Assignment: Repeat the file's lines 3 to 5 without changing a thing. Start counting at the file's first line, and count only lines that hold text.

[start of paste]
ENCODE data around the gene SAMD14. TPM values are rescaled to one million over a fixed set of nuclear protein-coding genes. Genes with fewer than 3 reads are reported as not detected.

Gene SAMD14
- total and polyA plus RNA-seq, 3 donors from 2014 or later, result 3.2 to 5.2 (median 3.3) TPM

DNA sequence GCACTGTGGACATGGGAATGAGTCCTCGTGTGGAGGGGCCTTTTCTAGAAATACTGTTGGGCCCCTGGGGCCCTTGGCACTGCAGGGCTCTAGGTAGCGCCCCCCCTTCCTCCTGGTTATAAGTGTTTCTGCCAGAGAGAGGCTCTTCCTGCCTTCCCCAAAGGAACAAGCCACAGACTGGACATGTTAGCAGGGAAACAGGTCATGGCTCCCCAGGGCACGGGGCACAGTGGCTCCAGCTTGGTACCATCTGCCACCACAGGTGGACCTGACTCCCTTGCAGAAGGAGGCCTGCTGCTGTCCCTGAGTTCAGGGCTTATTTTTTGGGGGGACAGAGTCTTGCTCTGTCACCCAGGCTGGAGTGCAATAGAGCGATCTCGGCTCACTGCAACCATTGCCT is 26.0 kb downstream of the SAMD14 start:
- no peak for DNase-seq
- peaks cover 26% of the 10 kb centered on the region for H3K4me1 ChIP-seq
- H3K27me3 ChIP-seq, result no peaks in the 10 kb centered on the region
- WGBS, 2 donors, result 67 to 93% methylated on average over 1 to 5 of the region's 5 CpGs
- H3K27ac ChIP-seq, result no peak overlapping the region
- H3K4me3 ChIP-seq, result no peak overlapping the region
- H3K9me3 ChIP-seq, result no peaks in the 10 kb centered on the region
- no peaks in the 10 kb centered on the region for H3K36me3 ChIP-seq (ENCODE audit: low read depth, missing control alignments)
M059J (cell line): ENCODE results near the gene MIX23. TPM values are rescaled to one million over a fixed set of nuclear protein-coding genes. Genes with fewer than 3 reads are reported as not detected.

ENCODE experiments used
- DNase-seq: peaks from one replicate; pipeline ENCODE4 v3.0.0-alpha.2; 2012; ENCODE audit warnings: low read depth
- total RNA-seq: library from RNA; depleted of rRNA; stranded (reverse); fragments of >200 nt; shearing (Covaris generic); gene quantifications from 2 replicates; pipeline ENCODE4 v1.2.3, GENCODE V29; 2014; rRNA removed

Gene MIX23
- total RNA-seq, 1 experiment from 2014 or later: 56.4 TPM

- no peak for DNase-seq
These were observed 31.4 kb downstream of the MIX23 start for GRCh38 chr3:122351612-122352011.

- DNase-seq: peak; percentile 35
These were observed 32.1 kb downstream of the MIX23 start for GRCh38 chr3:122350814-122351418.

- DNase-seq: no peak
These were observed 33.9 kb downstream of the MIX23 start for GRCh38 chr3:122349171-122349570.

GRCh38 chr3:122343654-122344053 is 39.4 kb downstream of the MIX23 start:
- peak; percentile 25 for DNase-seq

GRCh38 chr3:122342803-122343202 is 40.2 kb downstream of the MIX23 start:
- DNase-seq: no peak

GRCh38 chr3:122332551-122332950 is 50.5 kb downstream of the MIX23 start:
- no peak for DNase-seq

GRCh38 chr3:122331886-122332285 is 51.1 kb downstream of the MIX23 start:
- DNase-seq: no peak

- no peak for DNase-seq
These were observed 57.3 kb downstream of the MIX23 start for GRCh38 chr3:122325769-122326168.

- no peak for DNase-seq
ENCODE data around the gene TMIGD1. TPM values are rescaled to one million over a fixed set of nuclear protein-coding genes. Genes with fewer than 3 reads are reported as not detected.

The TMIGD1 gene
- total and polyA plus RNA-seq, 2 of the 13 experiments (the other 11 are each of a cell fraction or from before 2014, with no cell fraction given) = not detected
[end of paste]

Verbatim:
- total and polyA plus RNA-seq, 3 donors from 2014 or later, result 3.2 to 5.2 (median 3.3) TPM

DNA sequence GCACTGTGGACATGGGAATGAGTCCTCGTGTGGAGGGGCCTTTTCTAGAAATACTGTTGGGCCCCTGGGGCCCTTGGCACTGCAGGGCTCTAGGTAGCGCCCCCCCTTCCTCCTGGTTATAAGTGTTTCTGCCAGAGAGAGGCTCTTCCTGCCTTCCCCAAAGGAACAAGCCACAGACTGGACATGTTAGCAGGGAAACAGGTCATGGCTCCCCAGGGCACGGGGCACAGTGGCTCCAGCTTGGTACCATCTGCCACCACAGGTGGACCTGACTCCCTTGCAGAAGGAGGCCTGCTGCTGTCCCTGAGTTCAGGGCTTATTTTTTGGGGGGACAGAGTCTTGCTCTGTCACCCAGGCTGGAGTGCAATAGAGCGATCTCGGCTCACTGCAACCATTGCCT is 26.0 kb downstream of the SAMD14 start:
- no peak for DNase-seq